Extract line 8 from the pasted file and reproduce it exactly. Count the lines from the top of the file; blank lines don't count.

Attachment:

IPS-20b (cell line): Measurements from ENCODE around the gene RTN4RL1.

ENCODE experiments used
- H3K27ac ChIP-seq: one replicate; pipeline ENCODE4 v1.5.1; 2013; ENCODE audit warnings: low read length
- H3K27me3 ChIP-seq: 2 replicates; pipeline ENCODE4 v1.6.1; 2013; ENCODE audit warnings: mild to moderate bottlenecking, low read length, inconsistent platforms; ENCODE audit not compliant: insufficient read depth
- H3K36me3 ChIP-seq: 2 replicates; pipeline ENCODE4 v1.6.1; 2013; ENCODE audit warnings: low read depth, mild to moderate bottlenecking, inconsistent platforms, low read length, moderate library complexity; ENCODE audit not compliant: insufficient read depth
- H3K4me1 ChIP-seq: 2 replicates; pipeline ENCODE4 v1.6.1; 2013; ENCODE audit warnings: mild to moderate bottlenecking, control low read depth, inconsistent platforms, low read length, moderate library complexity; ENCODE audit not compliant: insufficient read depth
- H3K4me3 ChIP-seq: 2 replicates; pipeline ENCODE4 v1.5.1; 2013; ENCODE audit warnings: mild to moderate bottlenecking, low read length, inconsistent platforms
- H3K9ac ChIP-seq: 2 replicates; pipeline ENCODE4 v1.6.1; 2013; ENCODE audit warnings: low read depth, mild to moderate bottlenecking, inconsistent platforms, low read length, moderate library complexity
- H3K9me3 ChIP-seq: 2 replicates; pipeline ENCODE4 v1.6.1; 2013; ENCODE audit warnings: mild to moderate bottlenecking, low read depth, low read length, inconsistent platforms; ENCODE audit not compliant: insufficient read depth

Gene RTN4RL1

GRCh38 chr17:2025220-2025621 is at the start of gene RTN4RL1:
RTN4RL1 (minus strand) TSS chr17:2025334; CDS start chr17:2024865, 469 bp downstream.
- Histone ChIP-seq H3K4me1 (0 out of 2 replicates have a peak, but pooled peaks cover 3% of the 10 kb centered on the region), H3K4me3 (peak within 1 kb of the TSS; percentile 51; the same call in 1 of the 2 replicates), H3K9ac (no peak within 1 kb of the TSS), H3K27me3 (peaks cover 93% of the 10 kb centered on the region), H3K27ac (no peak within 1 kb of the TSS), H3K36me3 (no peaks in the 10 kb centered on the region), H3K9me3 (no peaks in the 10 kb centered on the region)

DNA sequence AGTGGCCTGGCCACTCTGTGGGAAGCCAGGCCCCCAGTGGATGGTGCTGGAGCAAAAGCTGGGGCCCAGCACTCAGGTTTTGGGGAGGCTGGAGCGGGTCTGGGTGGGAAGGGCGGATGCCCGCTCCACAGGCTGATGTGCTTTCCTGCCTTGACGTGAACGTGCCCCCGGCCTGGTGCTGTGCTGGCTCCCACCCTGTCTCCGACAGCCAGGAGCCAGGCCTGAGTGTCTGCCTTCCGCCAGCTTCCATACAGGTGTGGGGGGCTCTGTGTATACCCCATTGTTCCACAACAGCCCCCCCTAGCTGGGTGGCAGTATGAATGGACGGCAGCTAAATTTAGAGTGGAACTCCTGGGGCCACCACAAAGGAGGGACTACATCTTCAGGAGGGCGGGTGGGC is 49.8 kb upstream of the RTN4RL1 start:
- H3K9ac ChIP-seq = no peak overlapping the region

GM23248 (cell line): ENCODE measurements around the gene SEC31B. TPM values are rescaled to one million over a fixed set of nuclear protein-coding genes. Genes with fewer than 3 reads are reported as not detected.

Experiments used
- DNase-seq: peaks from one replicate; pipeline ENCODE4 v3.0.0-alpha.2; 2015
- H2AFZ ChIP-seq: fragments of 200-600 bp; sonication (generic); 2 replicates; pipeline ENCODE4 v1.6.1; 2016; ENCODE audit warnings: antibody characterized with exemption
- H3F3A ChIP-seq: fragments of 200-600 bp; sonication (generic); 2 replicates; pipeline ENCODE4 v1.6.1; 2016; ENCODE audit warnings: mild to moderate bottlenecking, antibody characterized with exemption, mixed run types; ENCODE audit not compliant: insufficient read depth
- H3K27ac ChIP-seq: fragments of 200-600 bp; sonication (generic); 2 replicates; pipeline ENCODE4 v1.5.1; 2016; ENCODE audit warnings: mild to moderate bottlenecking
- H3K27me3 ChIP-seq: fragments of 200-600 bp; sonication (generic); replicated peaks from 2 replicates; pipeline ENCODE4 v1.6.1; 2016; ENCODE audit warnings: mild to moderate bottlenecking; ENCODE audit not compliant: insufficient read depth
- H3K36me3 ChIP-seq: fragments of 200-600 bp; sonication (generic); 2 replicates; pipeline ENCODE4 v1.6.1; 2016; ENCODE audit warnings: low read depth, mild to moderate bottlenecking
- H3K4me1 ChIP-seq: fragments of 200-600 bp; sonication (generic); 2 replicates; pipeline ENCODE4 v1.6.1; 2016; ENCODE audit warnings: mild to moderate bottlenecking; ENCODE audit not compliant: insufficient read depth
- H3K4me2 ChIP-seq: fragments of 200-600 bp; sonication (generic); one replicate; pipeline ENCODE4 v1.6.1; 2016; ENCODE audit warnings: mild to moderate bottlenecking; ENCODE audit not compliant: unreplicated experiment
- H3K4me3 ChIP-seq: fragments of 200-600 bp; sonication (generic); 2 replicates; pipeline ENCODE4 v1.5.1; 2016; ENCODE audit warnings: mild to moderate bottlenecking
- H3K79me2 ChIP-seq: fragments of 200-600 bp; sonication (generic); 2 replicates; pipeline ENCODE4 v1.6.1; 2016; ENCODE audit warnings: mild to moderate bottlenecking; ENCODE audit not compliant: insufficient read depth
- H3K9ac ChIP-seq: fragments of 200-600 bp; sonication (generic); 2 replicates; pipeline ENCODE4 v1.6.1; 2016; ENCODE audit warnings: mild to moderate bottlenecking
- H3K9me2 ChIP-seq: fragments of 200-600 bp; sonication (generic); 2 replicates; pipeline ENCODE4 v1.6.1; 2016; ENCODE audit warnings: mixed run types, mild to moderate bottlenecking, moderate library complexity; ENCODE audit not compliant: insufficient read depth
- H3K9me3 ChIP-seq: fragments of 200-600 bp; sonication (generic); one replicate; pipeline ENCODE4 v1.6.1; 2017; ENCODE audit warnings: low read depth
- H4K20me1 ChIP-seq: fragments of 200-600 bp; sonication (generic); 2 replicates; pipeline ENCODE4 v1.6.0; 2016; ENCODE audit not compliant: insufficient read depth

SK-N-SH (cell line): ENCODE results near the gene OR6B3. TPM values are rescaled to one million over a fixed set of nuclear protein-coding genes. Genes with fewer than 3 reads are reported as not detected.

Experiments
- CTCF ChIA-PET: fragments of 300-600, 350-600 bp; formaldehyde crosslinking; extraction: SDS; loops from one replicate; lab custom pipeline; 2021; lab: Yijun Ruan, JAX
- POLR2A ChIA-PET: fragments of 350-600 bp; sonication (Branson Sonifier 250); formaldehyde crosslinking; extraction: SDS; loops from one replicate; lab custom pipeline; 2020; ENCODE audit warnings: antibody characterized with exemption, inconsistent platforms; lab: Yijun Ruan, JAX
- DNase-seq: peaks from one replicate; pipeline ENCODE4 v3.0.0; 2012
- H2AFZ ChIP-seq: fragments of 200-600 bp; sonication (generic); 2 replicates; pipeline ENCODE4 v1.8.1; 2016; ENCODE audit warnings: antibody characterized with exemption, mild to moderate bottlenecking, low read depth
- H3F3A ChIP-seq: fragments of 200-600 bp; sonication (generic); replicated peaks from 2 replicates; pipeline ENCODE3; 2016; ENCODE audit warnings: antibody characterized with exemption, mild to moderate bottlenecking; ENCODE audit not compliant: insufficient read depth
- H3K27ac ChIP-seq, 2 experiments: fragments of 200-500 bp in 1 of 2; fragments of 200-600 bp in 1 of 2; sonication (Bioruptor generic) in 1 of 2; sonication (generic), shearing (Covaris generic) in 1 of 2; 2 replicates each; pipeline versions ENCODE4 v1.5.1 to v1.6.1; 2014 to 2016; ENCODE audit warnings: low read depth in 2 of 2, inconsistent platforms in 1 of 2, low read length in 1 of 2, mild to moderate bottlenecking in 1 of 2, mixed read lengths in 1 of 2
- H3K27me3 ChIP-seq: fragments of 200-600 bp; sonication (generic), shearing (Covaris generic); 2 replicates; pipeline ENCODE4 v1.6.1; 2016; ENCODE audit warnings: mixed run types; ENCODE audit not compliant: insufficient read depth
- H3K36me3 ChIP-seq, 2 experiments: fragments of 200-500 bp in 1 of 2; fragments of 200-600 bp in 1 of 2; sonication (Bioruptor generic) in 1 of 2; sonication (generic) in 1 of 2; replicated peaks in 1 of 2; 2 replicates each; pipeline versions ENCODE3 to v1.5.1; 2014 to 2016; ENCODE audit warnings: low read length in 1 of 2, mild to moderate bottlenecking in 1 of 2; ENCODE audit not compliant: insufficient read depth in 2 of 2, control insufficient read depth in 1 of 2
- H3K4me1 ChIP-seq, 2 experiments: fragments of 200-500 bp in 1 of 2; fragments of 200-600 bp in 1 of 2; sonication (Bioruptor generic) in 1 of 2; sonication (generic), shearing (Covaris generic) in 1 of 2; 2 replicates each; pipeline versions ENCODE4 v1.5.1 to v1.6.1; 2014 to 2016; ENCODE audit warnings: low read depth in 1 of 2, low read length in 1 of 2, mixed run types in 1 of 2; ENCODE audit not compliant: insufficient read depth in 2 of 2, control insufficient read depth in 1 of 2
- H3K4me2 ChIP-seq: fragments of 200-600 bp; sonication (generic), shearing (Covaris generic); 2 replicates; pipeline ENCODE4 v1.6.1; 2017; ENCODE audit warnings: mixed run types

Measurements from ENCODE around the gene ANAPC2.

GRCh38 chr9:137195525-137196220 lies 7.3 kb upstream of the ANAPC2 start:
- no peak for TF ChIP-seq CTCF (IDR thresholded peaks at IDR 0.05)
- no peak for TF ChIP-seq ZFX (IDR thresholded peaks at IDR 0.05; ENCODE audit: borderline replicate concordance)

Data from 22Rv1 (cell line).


- H3K9ac ChIP-seq: 2 replicates; pipeline ENCODE4 v1.6.1; 2013; ENCODE audit warnings: low read depth, mild to moderate bottlenecking, inconsistent platforms, low read length, moderate library complexity